Look again at that dot. That’s here. That’s home…The aggregate of our joy and suffering… every hero and coward, every creator and destroyer of civilization, every king and peasant, every young couple in love, every mother and father, hopeful child, inventor and explorer, every teacher of morals, every corrupt politician, every “superstar,” every “supreme leader,” every saint and sinner in the history of our species lived there–on a mote of dust suspended in a sunbeam. – Carl Sagan
That bright speck, about halfway down the picture on the right side, is us. That’s earth. The planet we live on.
Taken by the satellite Cassini, that little azure freckle in the mad expanse of darkness is an actual picture of our earth from the distance of Saturn.
Humbling, isn’t it?
And as I study for my first and hardest grad school final (well, I used to be studying—I couldn’t deprive my loyal fans of their reason to wake up on Wednesdays), all I can think about is that little, tiny, infinitesimal dot.
Makes you wonder, “What’s so important about this test I’m stressing over? What’s so special about my credit card bill? My meal I had yesterday? The winning streak of my favorite basketball team?”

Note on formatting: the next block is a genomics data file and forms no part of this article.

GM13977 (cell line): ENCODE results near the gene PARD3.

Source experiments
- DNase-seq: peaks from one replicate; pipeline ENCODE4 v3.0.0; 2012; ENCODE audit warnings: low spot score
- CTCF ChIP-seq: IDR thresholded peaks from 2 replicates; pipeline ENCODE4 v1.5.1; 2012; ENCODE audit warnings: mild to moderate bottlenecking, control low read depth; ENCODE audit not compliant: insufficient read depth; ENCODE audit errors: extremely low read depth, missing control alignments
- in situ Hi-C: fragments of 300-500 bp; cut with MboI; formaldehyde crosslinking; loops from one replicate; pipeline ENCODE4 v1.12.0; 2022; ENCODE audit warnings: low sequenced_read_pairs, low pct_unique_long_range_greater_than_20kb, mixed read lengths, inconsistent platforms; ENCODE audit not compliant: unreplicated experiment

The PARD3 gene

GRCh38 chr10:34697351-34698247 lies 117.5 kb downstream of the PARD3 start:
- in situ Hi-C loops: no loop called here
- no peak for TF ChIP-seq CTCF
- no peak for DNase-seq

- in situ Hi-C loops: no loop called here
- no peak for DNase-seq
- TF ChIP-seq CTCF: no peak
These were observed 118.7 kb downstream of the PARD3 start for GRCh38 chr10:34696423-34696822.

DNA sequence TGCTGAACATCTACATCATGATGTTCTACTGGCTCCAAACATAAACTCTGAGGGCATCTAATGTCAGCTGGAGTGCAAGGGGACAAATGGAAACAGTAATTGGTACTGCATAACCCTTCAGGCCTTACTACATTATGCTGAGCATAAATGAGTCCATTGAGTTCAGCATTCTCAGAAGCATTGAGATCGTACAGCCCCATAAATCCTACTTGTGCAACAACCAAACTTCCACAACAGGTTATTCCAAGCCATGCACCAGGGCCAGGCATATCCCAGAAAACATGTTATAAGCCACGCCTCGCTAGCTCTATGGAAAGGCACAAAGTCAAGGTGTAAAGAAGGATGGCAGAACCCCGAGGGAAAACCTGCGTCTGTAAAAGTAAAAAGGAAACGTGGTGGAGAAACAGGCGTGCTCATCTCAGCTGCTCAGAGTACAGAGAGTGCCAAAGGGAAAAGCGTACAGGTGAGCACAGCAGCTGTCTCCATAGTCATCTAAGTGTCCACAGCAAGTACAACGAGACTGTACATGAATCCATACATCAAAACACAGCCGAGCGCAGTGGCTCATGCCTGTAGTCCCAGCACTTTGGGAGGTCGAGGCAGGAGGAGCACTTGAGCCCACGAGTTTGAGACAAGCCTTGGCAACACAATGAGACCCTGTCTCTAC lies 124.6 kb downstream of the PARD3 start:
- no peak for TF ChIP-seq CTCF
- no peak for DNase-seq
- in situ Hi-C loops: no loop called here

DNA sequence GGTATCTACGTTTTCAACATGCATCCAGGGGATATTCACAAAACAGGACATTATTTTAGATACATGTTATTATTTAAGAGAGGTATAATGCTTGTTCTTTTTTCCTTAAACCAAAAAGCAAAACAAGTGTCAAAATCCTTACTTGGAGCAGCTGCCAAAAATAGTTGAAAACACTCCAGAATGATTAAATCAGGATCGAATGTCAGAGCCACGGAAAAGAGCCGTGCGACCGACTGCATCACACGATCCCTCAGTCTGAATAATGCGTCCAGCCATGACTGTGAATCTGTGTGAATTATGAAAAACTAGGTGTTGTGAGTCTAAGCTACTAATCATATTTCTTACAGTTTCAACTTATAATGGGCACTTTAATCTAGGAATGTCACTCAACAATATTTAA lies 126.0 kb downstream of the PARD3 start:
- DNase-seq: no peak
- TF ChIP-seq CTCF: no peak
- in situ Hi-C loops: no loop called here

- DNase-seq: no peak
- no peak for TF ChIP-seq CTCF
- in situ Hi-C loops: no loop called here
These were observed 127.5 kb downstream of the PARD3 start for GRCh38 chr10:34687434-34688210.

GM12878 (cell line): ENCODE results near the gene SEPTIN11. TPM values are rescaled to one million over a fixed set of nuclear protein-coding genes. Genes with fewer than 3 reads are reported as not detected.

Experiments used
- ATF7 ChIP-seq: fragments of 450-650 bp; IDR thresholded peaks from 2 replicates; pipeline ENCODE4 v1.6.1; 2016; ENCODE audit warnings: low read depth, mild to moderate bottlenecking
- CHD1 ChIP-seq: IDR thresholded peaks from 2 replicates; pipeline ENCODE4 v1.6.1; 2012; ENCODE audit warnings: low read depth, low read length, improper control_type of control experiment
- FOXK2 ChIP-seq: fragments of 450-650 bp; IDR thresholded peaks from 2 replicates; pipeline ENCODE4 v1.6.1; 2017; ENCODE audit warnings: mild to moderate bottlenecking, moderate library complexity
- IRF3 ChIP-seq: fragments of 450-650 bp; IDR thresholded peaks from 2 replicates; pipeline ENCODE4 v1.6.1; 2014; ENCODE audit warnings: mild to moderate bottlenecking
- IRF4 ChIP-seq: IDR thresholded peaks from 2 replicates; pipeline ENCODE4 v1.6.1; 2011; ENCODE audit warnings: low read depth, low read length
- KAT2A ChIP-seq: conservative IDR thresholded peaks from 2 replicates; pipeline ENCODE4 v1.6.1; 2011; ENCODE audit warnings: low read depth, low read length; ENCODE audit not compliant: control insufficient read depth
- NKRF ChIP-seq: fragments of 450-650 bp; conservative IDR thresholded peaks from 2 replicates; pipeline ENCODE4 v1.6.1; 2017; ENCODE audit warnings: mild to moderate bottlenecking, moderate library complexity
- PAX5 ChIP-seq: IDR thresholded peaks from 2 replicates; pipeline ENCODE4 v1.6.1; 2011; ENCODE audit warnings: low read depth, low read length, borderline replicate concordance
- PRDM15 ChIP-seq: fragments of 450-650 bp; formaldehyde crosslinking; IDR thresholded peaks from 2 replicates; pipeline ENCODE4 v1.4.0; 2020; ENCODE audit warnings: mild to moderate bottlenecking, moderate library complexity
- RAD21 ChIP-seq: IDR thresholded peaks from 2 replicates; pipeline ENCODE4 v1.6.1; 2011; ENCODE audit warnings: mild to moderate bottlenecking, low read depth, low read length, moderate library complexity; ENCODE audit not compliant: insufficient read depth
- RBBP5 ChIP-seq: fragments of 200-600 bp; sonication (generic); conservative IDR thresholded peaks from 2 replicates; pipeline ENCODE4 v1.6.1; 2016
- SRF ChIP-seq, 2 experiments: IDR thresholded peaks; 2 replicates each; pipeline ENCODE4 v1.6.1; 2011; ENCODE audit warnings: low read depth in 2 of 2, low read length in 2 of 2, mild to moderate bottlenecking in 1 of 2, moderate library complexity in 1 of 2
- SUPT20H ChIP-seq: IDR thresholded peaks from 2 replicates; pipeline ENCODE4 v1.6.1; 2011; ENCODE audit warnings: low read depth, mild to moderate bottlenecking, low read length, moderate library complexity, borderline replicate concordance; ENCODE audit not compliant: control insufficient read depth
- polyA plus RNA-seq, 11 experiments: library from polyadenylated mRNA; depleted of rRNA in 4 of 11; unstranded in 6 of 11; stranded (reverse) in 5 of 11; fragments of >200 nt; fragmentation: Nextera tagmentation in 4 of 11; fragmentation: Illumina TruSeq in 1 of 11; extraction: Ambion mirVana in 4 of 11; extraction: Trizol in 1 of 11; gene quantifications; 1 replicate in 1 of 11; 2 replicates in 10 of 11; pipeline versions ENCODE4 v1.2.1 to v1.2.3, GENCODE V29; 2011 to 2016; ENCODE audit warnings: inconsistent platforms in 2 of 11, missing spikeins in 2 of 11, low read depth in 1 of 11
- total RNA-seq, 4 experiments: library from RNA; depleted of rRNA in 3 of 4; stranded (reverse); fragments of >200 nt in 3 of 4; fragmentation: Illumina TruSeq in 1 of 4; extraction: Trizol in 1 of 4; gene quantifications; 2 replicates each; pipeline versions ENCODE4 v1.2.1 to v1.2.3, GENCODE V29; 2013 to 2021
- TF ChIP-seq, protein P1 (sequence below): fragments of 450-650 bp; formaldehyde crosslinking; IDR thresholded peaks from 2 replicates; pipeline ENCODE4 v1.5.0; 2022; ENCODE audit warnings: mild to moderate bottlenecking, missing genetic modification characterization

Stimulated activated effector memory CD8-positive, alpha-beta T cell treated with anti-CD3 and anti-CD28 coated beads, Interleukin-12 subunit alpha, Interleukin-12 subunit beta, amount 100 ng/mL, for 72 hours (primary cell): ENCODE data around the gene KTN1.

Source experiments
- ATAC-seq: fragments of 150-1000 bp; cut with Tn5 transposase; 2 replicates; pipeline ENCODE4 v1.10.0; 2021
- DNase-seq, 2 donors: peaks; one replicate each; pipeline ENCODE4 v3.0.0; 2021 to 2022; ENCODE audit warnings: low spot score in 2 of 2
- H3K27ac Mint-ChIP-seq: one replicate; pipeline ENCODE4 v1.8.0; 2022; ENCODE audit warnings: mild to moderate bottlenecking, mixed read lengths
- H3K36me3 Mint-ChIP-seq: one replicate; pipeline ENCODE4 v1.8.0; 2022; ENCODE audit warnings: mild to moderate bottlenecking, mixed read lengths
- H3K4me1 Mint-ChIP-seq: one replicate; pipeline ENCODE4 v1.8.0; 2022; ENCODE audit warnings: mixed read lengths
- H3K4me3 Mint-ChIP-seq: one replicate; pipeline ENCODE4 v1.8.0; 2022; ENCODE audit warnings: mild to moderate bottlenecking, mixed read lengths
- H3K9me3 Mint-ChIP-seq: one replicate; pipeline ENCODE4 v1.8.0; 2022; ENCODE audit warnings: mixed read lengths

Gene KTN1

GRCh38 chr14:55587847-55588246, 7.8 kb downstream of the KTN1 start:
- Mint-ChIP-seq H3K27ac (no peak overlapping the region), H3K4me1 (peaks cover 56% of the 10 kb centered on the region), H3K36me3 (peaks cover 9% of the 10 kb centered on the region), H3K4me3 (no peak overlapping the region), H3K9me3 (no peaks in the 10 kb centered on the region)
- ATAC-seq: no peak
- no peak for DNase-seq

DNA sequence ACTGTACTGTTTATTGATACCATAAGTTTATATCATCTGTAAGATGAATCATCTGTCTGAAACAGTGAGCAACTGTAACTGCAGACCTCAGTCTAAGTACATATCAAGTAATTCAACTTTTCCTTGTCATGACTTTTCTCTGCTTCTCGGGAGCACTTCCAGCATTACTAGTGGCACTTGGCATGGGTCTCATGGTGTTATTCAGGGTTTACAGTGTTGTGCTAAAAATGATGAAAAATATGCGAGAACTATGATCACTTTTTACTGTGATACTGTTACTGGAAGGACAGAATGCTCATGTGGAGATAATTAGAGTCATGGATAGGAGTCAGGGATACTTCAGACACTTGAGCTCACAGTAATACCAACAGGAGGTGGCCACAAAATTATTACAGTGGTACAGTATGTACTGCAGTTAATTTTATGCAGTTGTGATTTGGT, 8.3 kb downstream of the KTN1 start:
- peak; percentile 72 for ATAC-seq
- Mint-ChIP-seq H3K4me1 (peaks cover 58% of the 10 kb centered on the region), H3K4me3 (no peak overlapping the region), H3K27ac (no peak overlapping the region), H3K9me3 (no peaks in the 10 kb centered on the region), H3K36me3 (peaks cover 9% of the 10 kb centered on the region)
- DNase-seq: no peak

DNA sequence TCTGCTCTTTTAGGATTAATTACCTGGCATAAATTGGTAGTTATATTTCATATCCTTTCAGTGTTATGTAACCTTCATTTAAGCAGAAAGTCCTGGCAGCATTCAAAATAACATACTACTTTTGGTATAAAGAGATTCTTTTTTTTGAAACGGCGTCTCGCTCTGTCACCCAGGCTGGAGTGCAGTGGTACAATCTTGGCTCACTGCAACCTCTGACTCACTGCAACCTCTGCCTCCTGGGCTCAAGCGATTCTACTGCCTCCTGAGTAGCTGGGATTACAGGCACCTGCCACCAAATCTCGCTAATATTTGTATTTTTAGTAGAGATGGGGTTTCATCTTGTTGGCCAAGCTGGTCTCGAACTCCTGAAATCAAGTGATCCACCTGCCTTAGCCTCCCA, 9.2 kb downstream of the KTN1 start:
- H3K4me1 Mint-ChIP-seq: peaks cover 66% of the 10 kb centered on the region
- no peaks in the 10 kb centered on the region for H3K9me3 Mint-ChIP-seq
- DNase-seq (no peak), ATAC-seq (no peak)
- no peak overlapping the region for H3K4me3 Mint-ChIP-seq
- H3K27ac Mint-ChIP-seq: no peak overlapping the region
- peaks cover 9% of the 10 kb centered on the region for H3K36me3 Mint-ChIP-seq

There we are—there you are, the planet that encompasses us hardly more than a couple pixels on your computer screen. In the winding, twisting, unfathomable wilderness of space, you and I are nothing more than temporary flecks of dust on a larger, yet at the same time, equally meager assortment of dust.
Neil deGrasse Tyson, a prominent physicist, was once asked, “What’s the most astounding fact about the universe?”
Here’s a summary of his response: The most astounding fact is that we, that this planet, that every person, every skyscraper, every dog, every oak tree, apple orchard, and blueberry bush, every moment of love, thought of despair, bead of sweat, all originates, all begins with, all is the collection of stardust.
That you and I are composed of the same atoms and quantum physics that compose those blinking pinpricks of light we see when looking up at the night sky.
What’s the most astounding fact? That each one of us, no matter your religion, your race, your gender, your lucky number, your birthdate, or your dreams is made up of the same universe that we ourselves in turn comprise.
And even through all the impossible insignificance of it, we find meaning in the world. Purpose. Hope.
And to me, that is the most beautiful part of all.